ANSC 100

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Author:
ARM
ID:
189784
Filename:
ANSC 100
Updated:
2012-12-16 14:08:57
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EIGHT Biosecurity
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Description:
Biosecurity
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  1. Define Biosecurity
    • a planned system to prevent the introduction or transmission of communicable disease by cross-contamination within a herd, flock or a population
    • It is all about preventing infection!
  2. Why does biosecurity matter?
    • •Protects investment of time, effort, money and animals.
    • •Like “insurance” for animals (wild and domestic animal populations).
    • •Protects others’ animals.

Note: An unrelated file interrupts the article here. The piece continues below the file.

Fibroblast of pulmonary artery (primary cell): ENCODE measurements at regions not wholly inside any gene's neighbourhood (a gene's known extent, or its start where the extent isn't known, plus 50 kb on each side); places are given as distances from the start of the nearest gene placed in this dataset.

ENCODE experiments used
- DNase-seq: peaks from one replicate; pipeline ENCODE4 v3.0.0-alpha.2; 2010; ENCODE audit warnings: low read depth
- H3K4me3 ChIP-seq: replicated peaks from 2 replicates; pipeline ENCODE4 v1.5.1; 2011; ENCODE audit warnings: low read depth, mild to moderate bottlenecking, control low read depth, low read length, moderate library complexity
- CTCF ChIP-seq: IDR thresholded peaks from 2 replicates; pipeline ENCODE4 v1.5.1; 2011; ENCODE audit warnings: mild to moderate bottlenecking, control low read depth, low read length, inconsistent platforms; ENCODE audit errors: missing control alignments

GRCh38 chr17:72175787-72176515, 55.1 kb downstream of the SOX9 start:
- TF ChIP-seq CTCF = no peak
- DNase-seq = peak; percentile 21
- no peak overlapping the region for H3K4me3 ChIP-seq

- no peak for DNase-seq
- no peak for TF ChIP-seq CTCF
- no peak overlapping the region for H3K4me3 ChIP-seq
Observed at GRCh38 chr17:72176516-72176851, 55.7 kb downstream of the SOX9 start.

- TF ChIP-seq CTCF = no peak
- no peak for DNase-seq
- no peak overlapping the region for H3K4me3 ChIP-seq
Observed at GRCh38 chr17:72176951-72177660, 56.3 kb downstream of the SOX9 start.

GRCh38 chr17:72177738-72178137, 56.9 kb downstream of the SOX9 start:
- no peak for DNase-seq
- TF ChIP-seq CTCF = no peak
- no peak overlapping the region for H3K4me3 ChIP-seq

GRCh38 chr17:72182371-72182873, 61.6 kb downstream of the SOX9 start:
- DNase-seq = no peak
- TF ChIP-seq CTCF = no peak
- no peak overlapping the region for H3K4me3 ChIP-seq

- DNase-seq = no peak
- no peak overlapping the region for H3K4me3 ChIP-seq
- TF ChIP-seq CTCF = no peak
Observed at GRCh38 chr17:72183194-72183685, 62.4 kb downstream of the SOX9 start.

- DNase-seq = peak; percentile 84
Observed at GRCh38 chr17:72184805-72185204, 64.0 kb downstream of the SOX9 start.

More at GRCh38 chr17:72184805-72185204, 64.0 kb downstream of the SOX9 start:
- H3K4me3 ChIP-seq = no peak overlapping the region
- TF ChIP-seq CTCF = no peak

• •In laboratory research settings, protects research animals, and investment of time, effort, resources.
  3. What are the three agents in which determine whether an infection wll occur? Which of these does biosecurity stomp?
    • –Pathogenicity of Agent
    • biosecurity can control:
    • –Dose of exposure (can reduce pathogen load in enviro)
    • –Host Immunity
  4. What were the three overarching principals of the video?
    • access management
    • animal health management
    • operational management
  5. How is access management done
    • 1. Designate destinct zones
    • -boundaries, single access point, signs/markers, lockable
    • -restricted access zone: is the area of greates risk where all the animals are housed essentially only equipment and the essential personal only
    • -controlled access zone: buffer, the first level of defense, less restricted access but still limited to necessary people/ movement
    • 2. Control the movement into and between zones
    • wash vehicles and equipment
    • hygiene: shower, hand wash, change
    • visitor log